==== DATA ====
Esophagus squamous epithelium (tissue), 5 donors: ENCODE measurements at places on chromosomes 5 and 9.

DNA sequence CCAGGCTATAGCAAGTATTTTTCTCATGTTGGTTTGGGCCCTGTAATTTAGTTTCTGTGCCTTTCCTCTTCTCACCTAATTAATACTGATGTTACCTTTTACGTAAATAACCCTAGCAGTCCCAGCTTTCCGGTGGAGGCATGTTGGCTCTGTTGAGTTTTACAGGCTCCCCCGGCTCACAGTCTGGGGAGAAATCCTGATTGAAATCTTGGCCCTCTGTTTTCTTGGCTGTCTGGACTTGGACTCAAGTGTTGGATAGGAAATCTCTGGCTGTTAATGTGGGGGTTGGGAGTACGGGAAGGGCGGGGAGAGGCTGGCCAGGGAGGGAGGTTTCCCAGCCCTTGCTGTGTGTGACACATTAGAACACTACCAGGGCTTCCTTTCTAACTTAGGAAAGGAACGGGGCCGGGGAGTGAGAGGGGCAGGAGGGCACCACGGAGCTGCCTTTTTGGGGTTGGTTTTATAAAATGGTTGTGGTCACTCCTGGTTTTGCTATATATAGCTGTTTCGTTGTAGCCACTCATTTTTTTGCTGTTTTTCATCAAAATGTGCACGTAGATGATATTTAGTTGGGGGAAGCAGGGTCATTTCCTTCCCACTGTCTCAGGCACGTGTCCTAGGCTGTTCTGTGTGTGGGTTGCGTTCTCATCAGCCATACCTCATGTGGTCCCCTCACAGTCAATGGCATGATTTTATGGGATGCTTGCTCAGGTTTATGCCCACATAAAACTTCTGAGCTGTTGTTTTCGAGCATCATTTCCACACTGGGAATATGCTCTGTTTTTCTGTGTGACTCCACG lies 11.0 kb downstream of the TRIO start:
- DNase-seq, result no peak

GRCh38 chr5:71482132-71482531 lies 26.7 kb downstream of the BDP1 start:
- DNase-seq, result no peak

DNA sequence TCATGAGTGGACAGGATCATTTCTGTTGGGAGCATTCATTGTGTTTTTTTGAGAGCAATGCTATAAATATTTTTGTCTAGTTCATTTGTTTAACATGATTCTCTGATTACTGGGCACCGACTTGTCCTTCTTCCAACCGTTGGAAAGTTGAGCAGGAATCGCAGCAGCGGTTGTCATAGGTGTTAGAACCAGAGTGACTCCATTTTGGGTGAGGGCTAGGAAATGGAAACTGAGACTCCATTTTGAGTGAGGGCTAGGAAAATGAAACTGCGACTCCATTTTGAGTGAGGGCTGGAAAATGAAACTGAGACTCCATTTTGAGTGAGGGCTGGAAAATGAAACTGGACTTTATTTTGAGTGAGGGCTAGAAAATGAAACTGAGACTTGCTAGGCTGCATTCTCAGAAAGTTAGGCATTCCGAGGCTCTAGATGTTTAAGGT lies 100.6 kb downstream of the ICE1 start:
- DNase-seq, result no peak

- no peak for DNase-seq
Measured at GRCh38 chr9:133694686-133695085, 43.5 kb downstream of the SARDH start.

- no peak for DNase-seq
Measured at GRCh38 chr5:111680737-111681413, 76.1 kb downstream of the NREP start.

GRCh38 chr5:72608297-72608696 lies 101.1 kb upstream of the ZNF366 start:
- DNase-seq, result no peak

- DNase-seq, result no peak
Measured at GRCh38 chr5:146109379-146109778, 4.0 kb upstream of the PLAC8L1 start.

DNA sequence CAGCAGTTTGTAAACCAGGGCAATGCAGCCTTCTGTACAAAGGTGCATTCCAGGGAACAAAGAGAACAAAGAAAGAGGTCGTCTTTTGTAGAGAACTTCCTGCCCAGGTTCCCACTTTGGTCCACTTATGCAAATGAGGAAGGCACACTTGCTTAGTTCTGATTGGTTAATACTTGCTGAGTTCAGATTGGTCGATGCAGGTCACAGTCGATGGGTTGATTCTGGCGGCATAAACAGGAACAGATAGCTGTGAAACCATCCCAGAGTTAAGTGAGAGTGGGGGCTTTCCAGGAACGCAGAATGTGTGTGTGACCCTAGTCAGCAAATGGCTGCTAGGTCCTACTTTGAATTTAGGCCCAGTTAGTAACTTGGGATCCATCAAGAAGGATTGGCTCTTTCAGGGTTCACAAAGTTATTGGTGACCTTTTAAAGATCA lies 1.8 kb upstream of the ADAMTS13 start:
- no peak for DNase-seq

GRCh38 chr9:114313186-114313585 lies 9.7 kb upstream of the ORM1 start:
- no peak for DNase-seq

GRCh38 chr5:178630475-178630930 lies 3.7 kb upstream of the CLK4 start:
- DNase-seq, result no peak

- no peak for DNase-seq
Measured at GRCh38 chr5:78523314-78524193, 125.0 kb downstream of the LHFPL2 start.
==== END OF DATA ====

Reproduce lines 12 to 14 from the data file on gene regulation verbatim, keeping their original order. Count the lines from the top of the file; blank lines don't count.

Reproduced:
GRCh38 chr5:72608297-72608696 lies 101.1 kb upstream of the ZNF366 start:
- DNase-seq, result no peak

- DNase-seq, result no peak